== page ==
The Great Maiden’s Blush is a drama about two single first-time mothers from opposite sides of the track. The younger one, the working class, loner Bunny, is a taxi-driver and a girl-racer. She's serving a sentence for manslaughter for killing a man during an illicit street car race. When we meet her, she has been released from prison to hospital to deliver her baby, and she’s heading back to prison after the birth. With no father or family on the scene, she has no option but to give him up for adoption, an apparently straightforward transaction except she falls in love with her baby. So she’s doing her damnedest to repress her growing love and it’s killing her.
But her roommate, Aila, an older single first-time mother, a failed classical pianist, a gardener and lover of old roses, whose own much wanted baby is about to undergo a major heart operation and may not survive the journey, takes Bunny under her wing, and shows her a way whereby she can keep her baby in her life, but only if she faces up to the father of the man she killed. But Aila has her own secrets as Bunny discovers – and both women are forced to confront their pasts, face the men in their lives, and admit to the truth of the paternity of their newborn babies.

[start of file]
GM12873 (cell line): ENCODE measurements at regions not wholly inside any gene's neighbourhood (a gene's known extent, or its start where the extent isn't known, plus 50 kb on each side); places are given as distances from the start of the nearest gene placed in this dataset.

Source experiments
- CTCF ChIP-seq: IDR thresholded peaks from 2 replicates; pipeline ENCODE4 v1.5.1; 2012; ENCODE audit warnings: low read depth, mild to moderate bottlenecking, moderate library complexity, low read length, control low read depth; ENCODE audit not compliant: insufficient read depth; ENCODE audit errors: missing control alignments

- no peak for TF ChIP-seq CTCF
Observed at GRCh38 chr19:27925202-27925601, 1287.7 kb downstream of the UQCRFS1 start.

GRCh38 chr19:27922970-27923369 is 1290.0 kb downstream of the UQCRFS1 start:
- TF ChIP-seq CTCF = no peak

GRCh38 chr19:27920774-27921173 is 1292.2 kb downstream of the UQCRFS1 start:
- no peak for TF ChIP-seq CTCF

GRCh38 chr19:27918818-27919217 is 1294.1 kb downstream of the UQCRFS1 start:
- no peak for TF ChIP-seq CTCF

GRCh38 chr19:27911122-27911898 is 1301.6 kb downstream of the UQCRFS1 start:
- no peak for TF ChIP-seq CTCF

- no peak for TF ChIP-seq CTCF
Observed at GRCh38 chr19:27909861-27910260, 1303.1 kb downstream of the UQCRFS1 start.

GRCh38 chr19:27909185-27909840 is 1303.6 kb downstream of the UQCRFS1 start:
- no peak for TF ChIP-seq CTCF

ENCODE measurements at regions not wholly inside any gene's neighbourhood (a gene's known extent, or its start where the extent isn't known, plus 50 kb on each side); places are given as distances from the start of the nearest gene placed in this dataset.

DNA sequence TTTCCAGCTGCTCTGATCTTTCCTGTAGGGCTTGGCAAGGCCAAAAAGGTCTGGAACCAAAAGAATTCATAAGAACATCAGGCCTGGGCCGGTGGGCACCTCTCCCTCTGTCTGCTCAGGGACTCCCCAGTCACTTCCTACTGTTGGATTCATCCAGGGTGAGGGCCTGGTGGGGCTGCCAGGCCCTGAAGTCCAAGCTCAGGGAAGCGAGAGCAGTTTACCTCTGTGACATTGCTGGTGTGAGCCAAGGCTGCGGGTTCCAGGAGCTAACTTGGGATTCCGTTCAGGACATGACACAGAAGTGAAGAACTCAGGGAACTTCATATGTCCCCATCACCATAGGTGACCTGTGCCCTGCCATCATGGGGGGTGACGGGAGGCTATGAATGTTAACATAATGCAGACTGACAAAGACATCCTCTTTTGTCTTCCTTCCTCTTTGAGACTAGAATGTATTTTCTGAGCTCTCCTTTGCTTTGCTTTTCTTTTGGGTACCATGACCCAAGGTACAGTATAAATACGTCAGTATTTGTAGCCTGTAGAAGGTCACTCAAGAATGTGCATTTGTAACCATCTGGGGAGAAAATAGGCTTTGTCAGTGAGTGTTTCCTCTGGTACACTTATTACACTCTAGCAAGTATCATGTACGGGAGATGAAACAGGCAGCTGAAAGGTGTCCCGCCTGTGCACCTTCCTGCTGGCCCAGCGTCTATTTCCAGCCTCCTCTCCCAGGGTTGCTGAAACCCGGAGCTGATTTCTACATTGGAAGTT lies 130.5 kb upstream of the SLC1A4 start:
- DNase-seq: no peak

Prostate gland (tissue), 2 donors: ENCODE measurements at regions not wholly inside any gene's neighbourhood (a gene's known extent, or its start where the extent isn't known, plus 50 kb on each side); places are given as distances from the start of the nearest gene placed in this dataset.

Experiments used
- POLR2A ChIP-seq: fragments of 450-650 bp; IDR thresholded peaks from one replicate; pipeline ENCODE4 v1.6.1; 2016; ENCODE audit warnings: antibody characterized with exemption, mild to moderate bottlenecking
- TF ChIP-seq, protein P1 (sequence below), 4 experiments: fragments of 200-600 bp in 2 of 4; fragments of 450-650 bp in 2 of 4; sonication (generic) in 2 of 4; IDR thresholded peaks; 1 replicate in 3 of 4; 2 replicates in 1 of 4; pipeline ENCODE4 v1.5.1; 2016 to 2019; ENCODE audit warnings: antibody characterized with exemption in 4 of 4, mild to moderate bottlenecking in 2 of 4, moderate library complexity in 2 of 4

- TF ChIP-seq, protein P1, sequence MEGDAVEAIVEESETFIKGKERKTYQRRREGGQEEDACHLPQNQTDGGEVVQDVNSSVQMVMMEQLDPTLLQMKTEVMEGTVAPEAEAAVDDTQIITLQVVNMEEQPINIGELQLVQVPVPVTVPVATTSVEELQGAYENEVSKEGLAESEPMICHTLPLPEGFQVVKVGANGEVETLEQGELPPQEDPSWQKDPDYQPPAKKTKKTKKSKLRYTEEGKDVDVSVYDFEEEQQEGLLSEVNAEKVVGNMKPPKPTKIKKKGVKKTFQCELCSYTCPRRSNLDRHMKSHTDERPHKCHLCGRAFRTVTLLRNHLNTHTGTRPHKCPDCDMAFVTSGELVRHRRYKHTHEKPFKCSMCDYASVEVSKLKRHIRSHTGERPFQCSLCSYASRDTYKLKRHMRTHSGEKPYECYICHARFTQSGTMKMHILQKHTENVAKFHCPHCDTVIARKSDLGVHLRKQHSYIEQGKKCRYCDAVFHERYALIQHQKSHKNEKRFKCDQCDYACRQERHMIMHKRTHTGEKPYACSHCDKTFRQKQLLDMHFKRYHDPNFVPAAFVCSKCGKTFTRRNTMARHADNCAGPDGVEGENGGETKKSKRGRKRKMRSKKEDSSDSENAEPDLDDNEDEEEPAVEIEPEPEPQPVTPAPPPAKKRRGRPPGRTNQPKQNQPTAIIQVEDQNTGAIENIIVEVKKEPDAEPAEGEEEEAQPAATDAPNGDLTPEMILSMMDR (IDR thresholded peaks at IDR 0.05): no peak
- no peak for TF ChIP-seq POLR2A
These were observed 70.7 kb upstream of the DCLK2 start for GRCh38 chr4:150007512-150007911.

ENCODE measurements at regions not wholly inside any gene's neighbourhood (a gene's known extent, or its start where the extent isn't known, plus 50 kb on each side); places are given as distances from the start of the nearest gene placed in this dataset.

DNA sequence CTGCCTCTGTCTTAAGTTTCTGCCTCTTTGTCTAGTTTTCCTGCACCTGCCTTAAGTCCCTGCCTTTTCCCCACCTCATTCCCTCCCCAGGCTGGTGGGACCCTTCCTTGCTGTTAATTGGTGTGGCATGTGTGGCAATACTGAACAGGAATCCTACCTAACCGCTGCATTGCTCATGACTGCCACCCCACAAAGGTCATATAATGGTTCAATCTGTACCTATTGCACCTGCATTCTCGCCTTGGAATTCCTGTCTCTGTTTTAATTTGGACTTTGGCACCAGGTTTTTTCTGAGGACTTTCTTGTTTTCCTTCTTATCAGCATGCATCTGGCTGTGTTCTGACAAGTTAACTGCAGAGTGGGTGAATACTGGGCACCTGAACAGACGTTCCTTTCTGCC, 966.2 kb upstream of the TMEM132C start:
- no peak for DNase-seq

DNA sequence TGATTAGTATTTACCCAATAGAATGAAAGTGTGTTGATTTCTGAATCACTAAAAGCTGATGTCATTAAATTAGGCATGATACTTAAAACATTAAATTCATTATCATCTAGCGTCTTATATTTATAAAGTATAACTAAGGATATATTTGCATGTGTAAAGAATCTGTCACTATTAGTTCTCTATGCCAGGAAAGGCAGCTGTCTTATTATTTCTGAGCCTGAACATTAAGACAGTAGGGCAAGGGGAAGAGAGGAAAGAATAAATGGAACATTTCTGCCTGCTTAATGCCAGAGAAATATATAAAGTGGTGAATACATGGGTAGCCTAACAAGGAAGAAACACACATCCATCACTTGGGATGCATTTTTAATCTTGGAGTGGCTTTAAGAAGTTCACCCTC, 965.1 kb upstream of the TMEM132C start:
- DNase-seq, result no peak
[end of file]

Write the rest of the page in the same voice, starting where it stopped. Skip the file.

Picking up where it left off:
The film takes the audience on a journey rich with contrasting cinematic imagery - of opera and drag-racing, domestic gardens and industrial wastelands - as the narrative weaves its way through past and present. It’s a story of compassion and love and friendship, of overcoming adversity however heart-rending the journey, and above all, this is a story of the redemptive power of truth.
Above: Director Shane Loader with DOP Waka Attewell
Below: DOP Alun Bollinger